Before he heads out on cold winter runs, Stuart Graves finds his favorite pair of tube socks and slips them on right over his gloves.
It might not be the most stylish look, but the running enthusiast says it's effective.
"It works as a nice insulator for my hands, and it allows for carrying some snacks," he said.
Going with layers, even unconventional ones, is just one of the tricks veteran trail runners resort to as Utah's weather turns cold.
Normally considered a relatively simple sport in the summer, running in the winter presents a variety of challenges such as when to run, how to dress and what trail etiquette tips should be considered.
Facing those frigid temperatures might keep some runners inside, but it is possible to continue the sport outside, and the reward for those brave enough is solitude in beautiful scenery.
The secrets, everyone says, is to be prepared and know your trail conditions.
Utah is blessed with many trails that remain passable even in deep winter. While the Bonneville Shoreline trail that skirts the Salt Lake valley is a good option, heading to the Park City area when inversions set in is an attractive option as well.
There, runners will find groomed trails in the Round Valley area, the Rail Trail and the Basin that normally offer more than 20 miles of runnable trails. Mountain Trails Foundation, a local organization dedicated to promoting and maintaining the Park City trail system, grooms daily if conditions permit.
The Quinn's Loops, Matt's Flat, Cammy's and Round Valley Express are just a few of the trails popular with runners because they offer expansive mountain views without too much elevation gain that could make winter running treacherous.
The Historic Union Pacific Rail Trail and McLeod Creek and Willow Creek are other lesser-used but good options.
With so many trails available, enthusiasts are advised to pick up one of the winter trail maps available at local ski shops or mountaintrails.org. When runners, skiers and walkers mix, there inevitably can be some conflicts.
However, the Mountain Trails Foundation's Rick Fournier said there are a few trail etiquette tips that can help keep things running smoothly.
• Avoid running in soft-snow conditions that leave post-holes on the track
• Walk/run/snowshoe on the outside edge of the trail and opposite of the classic ski lanes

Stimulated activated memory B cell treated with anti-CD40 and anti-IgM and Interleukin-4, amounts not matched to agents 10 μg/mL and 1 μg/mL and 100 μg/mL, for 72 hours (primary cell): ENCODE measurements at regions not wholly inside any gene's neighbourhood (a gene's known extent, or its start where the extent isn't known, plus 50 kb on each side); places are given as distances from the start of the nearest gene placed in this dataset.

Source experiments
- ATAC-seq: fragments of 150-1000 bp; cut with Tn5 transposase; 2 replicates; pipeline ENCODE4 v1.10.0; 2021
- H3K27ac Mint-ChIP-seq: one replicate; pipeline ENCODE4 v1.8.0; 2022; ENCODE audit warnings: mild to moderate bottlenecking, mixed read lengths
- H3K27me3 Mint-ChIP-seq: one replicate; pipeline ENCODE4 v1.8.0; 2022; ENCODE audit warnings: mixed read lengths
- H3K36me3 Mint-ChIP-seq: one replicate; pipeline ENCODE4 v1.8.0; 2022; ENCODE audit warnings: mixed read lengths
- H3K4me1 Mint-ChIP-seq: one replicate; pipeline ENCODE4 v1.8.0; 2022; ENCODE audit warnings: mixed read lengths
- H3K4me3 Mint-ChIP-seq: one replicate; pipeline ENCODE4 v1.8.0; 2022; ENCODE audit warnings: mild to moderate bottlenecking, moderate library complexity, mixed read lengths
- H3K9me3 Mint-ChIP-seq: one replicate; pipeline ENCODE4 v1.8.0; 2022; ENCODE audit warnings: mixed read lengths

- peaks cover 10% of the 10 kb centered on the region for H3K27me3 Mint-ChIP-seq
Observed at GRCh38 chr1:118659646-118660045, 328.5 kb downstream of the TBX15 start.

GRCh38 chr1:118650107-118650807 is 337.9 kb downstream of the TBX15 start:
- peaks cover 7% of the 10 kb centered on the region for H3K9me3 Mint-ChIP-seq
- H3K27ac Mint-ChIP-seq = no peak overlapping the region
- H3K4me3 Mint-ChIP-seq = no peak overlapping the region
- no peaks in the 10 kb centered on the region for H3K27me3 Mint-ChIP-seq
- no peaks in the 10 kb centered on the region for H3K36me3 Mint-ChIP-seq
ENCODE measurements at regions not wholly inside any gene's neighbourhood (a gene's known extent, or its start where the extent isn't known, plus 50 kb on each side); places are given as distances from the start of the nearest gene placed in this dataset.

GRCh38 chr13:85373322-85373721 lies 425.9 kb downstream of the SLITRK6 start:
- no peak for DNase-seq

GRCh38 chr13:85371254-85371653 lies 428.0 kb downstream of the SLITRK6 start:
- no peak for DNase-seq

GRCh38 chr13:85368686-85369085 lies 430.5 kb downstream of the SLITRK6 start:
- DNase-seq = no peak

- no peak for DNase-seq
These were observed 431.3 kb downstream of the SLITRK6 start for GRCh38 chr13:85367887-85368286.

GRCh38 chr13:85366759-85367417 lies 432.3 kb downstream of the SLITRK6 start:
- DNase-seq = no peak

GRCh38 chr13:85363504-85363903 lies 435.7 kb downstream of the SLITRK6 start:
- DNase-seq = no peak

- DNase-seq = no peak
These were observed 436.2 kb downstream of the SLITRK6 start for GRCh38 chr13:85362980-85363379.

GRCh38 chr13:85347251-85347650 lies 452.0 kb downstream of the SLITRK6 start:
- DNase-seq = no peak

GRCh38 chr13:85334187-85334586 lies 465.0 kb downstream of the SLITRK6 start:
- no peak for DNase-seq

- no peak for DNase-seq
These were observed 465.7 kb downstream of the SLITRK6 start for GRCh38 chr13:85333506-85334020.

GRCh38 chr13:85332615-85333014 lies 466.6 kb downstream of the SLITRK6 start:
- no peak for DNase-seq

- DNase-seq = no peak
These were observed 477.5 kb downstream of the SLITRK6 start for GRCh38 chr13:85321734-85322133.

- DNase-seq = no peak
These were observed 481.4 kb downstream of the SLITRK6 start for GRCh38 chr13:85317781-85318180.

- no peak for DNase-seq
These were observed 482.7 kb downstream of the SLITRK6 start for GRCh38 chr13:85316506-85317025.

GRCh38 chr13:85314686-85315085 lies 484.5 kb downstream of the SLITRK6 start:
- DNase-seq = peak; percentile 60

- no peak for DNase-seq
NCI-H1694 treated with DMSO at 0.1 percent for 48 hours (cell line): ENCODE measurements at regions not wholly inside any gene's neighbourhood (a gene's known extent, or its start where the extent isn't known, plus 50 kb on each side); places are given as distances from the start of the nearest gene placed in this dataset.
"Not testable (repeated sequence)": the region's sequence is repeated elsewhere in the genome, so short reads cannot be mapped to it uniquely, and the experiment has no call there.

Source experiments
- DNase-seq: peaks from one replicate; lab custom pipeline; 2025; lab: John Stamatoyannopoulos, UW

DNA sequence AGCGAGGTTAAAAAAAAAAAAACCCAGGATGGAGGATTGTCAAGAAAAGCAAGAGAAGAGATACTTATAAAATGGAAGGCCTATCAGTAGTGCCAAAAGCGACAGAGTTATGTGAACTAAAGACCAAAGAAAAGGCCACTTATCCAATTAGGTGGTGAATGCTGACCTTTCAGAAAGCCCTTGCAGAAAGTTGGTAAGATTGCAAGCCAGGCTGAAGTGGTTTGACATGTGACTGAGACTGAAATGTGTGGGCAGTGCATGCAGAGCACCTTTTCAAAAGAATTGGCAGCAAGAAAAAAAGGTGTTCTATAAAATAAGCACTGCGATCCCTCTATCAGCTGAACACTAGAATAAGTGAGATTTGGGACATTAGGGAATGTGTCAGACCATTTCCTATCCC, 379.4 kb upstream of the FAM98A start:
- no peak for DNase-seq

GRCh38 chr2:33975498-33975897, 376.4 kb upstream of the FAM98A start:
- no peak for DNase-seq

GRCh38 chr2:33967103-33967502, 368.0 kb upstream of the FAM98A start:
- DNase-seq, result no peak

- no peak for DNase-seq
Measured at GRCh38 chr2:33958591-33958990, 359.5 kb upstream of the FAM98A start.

• When running uphill, yield to downhill skiers
• There is a leash law in Summit County, so dogs should be on leashes. There is a new program Mountain Trails is promoting called the "Yellow Dog Project," in which dogs who aren't good with other dogs wear a yellow bandanna to alert other dog owners to give them additional space.
As with most winter sports, dressing in layers is key for running, said Staci Centini with the Salt Lake Running Co.
Centini, a trail running enthusiast, said runners should use the VIP system of ventilation, insulation and protection when preparing for runs.
"Runners need a tight, light, thin layer underneath that is breathable," she said. "You want something over that that insulates you but is breathable, then you want some sort of wind or rain protection."
Keeping layers thin and tight is the way to go, she said. So don't bundle up like the boy Randy in the classic move A Christmas Story to the point you can't put your arms down or get up from a slip in the snow for that matter.
"The two biggest mistakes people make are over dressing and getting sweaty and it makes them cold or wearing cotton," Centini said. "If you have the right layers on, you only need two or three rather than three or four."
Centini also recommends tracks for shoes to help grip on icy patches. Stick with regular running shoes too instead of buying any waterproof ones, she said.
"You want ones that are breathable so the feet stay dry from sweat," she said.
That also means keep the tube socks on your hands, not on your feet, to keep the feet dry and, of course, to carry snacks.
"My favorite snack is a peanut butter and honey burrito," Graves said. "It's nice and flat so it can be carried in the "socks easily."